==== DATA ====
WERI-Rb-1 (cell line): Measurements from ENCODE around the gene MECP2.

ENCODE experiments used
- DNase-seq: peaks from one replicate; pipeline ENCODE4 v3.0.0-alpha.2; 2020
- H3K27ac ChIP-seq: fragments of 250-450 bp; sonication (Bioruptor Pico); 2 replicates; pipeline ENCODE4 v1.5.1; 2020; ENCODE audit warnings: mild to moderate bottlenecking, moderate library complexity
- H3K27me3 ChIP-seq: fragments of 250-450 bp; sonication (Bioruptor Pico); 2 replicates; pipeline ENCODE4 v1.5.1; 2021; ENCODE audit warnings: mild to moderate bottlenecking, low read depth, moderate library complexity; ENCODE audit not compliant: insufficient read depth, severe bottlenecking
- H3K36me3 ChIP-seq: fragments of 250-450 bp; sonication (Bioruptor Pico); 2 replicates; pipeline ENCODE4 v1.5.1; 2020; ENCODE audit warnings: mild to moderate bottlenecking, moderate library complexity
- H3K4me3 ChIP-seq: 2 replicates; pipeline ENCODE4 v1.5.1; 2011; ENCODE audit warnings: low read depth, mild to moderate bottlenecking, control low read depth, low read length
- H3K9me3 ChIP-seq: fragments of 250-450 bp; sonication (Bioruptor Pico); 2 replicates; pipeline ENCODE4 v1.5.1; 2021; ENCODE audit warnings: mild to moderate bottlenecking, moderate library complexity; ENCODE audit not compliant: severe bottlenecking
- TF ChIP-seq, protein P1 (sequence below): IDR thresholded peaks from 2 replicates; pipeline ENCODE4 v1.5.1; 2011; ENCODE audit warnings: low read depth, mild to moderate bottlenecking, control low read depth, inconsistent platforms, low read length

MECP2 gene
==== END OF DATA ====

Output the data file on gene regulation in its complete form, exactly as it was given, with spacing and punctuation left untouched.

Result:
WERI-Rb-1 (cell line): Measurements from ENCODE around the gene MECP2.

ENCODE experiments used
- DNase-seq: peaks from one replicate; pipeline ENCODE4 v3.0.0-alpha.2; 2020
- H3K27ac ChIP-seq: fragments of 250-450 bp; sonication (Bioruptor Pico); 2 replicates; pipeline ENCODE4 v1.5.1; 2020; ENCODE audit warnings: mild to moderate bottlenecking, moderate library complexity
- H3K27me3 ChIP-seq: fragments of 250-450 bp; sonication (Bioruptor Pico); 2 replicates; pipeline ENCODE4 v1.5.1; 2021; ENCODE audit warnings: mild to moderate bottlenecking, low read depth, moderate library complexity; ENCODE audit not compliant: insufficient read depth, severe bottlenecking
- H3K36me3 ChIP-seq: fragments of 250-450 bp; sonication (Bioruptor Pico); 2 replicates; pipeline ENCODE4 v1.5.1; 2020; ENCODE audit warnings: mild to moderate bottlenecking, moderate library complexity
- H3K4me3 ChIP-seq: 2 replicates; pipeline ENCODE4 v1.5.1; 2011; ENCODE audit warnings: low read depth, mild to moderate bottlenecking, control low read depth, low read length
- H3K9me3 ChIP-seq: fragments of 250-450 bp; sonication (Bioruptor Pico); 2 replicates; pipeline ENCODE4 v1.5.1; 2021; ENCODE audit warnings: mild to moderate bottlenecking, moderate library complexity; ENCODE audit not compliant: severe bottlenecking
- TF ChIP-seq, protein P1 (sequence below): IDR thresholded peaks from 2 replicates; pipeline ENCODE4 v1.5.1; 2011; ENCODE audit warnings: low read depth, mild to moderate bottlenecking, control low read depth, inconsistent platforms, low read length

MECP2 gene